Using GoodReader for aviation document management
The iPad is as popular with pilots as free newspapers in the pilot lounge with a cup of day-old FBO coffee. And rightfully so – the iPad has quickly proven itself to be a sophisticated electronic chart reader, navigator and reliable pilot companion. But the iPad can do so much more for pilots than just show charts – it’s also an ideal document organizer and reader.
Using an app known as GoodReader ($4.99 from the App Store), you can store and organize a wealth of PDFs and other aviation electronic documents. Here are a few recommendations:
- FAA Aviation Manuals (e.g. AIM, Airplane Flying Handbook, Instrument Procedures Handbook, etc.) – these are available as a free download from the FAA website.
- Aircraft Flight Manuals – many aircraft manufacturers (including Cessna, Diamond and Cirrus) make pilot manuals available free of charge in PDF format on their websites.
- Avionics Pilot’s Guides – many of the avionics manufacturers (Garmin, Aspen, Avidyne and Honeywell) offer free PDF copies of all their flight display and GPS manuals.
- FAA Practical Test Standards – during flight training it’s helpful to have quick access to the PTS when getting ready for a checkride. They can be found on the FAA website as well.
- Custom Aircraft Checklists and Limitations – you can create custom checklists for the airplanes you fly on a regular basis. Also add “cheat-sheets” to your checklists, which contain all the pertinent numbers for the airplane like limiting weights, speeds and fluid quantities and anything else you can think of.
There are two methods for transferrring documents into GoodReader. The most basic is to download the PDF from one of the above mentioned websites using the iPad’s Safari web browser. Once the PDF is open in the browser window, tap the center of the screen, and you’ll see an “Open In…” button at the top right. Selecting “Open in GoodReader” from the list will automatically save the PDF to the GoodReader app, and make it available for offline viewing.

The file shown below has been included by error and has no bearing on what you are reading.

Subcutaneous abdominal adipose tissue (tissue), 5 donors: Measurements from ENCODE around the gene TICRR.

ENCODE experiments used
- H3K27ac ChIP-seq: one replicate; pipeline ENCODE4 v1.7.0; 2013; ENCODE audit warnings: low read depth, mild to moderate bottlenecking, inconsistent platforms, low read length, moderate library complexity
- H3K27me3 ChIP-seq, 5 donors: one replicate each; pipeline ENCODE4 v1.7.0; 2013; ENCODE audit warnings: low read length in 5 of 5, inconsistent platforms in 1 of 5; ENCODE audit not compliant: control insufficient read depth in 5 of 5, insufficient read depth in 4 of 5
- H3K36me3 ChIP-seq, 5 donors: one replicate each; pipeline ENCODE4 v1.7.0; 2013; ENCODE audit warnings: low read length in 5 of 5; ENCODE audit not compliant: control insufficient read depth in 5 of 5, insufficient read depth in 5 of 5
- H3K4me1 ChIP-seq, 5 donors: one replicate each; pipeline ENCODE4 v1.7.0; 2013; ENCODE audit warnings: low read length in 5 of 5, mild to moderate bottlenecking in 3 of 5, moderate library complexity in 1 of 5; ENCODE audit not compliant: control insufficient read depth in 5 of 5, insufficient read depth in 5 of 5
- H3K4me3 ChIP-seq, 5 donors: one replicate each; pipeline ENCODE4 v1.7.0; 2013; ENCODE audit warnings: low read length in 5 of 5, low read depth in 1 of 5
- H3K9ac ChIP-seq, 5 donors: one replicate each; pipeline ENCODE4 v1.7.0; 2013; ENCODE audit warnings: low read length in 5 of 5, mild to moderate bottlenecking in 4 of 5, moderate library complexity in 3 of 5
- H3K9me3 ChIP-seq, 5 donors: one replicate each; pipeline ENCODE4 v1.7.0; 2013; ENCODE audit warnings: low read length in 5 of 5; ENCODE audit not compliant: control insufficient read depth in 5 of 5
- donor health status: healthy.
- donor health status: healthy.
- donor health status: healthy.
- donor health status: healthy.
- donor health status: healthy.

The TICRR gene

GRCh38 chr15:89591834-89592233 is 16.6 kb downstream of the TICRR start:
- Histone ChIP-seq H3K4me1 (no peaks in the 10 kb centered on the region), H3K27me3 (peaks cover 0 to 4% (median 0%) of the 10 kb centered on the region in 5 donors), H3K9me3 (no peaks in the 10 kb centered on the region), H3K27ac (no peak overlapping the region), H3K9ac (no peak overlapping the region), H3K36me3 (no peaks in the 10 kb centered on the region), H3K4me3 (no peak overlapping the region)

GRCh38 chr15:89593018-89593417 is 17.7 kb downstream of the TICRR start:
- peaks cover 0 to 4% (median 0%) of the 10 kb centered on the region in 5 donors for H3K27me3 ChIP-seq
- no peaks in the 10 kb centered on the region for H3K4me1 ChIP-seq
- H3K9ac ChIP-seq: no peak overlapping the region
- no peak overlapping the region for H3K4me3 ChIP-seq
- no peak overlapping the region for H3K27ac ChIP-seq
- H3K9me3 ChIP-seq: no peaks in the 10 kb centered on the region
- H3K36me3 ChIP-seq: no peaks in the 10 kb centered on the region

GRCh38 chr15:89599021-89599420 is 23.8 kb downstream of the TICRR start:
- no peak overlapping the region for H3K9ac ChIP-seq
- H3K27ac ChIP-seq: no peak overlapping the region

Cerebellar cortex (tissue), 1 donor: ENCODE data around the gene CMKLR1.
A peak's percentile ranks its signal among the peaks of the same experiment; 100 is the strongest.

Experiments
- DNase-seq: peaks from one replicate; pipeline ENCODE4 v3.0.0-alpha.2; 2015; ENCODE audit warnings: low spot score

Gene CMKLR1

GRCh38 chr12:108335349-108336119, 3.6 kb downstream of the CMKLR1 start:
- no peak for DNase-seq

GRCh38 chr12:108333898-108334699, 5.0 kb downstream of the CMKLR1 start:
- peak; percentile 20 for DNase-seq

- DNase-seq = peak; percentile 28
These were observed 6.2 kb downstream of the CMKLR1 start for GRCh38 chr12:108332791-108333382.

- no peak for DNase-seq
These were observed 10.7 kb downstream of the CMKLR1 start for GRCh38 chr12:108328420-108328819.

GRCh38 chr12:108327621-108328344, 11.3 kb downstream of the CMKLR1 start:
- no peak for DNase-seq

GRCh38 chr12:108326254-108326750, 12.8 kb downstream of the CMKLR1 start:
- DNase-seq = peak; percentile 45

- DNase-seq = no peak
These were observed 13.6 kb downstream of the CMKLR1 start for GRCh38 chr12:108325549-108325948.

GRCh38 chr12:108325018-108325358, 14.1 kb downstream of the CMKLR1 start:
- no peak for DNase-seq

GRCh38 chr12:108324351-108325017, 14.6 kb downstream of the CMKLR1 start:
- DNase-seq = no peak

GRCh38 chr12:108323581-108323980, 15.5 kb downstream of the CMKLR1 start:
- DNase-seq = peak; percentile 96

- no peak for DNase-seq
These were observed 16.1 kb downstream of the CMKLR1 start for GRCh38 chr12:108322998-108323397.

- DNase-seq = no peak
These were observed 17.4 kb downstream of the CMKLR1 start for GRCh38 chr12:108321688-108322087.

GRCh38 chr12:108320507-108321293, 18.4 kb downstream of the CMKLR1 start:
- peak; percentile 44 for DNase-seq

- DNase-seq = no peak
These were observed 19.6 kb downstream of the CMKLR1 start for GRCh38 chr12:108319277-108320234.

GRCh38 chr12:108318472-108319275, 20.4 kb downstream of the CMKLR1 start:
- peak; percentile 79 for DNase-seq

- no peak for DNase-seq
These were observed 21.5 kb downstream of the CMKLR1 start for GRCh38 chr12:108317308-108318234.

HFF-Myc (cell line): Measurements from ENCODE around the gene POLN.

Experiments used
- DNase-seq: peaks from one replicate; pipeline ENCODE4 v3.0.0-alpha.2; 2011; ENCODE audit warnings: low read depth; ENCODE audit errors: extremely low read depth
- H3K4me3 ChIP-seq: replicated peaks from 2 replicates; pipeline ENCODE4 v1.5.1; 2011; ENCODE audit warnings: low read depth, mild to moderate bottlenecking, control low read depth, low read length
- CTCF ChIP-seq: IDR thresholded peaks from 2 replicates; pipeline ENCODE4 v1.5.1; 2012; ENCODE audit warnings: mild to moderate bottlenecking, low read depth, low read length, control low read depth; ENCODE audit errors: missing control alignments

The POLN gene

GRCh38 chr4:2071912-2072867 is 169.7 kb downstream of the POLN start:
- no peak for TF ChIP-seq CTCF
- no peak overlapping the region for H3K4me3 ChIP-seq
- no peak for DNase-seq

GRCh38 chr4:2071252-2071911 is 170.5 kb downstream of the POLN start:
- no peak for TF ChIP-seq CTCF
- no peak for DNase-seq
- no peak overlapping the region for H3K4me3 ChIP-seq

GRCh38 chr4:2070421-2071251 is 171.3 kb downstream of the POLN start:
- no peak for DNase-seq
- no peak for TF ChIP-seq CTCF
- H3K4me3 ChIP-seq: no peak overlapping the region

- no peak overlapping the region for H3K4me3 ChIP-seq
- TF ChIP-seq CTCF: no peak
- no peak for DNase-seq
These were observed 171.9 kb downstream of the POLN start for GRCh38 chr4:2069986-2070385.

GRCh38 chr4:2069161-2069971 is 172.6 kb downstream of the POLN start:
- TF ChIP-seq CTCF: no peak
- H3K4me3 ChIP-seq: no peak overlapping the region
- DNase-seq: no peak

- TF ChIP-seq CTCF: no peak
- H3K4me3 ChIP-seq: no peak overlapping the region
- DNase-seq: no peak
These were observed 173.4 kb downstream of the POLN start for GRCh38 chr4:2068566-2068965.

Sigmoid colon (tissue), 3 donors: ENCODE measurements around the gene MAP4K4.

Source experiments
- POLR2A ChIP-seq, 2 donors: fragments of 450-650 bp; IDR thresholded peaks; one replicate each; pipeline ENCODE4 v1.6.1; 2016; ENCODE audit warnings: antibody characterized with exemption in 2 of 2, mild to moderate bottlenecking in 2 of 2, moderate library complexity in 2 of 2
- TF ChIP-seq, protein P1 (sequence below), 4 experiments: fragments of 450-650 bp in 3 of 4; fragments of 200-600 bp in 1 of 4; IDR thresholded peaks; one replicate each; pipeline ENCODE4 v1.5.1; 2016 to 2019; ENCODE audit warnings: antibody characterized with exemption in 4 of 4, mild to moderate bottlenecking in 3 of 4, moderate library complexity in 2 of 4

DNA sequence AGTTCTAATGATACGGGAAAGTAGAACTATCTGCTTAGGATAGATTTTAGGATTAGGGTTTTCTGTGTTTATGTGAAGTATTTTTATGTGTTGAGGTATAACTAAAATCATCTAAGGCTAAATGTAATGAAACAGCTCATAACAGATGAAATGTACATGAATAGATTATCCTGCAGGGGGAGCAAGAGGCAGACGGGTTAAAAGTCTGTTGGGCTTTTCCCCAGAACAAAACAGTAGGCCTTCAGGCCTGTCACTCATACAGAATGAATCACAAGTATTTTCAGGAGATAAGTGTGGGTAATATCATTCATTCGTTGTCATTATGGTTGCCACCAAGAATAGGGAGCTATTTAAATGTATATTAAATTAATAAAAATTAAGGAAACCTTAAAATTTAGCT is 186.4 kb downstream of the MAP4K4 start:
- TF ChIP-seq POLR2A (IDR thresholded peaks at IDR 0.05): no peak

This method can be time consuming if you want to save multiple PDFs and doesn’t help you if the document is on your computer or laptop. An alternate method is to save all the docs and PDFs to your computer first, and then sync them via iTunes. Here’s a quick how-to on the syncing process: GoodReader USB Syncing.
Use your imagination on what other useful documents you might want to include. Once they are saved in GoodReader, you can rename the files and organize them into folders. And best of all, they will always be with you in the airplane and just a tap away.
This is a great article but why promote GoodReader when using the Apple Bookshelf is free and easy to manage PDFs?
Steve, I think GoodReader has some really powerful features that are worth the $4.99. The file organizer is great, and the highlighting and annotation features are excellent too.
I’ve been using Goodreader for these documents for awhile. Goodreader allows annotations and highlighting. Also good for searching and bookmarking. My maintenance facility provides invoices via PDF and I can organize into Goodreader. Though the article mentions Cessna as having PDF for AFM… I haven’t found one for 172S NavII… and haven’t seen any on their website
You say that Cessna provides pilots manuals for free at the link above? Even after registering with Cessna at the link above, there is no way to download manuals online for free and it looks like there are only paper versions for sale (for significant $$$). Cirrus by far has the easiest download operation for these (and I’m a Cessna pilot).
Sean – go to http://www.cessna.com, then select Aircraft at the top, and then go to Propeller Aircraft -> Skyhawk -> Brochures & Documents -> Skyhawk Pilots Information Manual.
Thanks Bret! Very helpful. Do you know if they have manuals for Nav II aircraft anywhere? The ones I fly are 2004 Nav II (non-G1000).
Sean, as far as I know Cessna only offer free pdfs for the aircraft that are currently in production. I’ll post an update if I come across PIMs for the earlier models.
I have Good Reader but it has a very confusing user interface. I can get things into Good Reader but trying to use them afterwards is almost a too hard.
There are another two methods for transferring docs to Goodreader.
1. The built-in app wifi function
2. To create a Dropbox account (or similar) and connect to the Dropbox server from inside Goodreader app. THIS IS MY FAVORITE for many documents.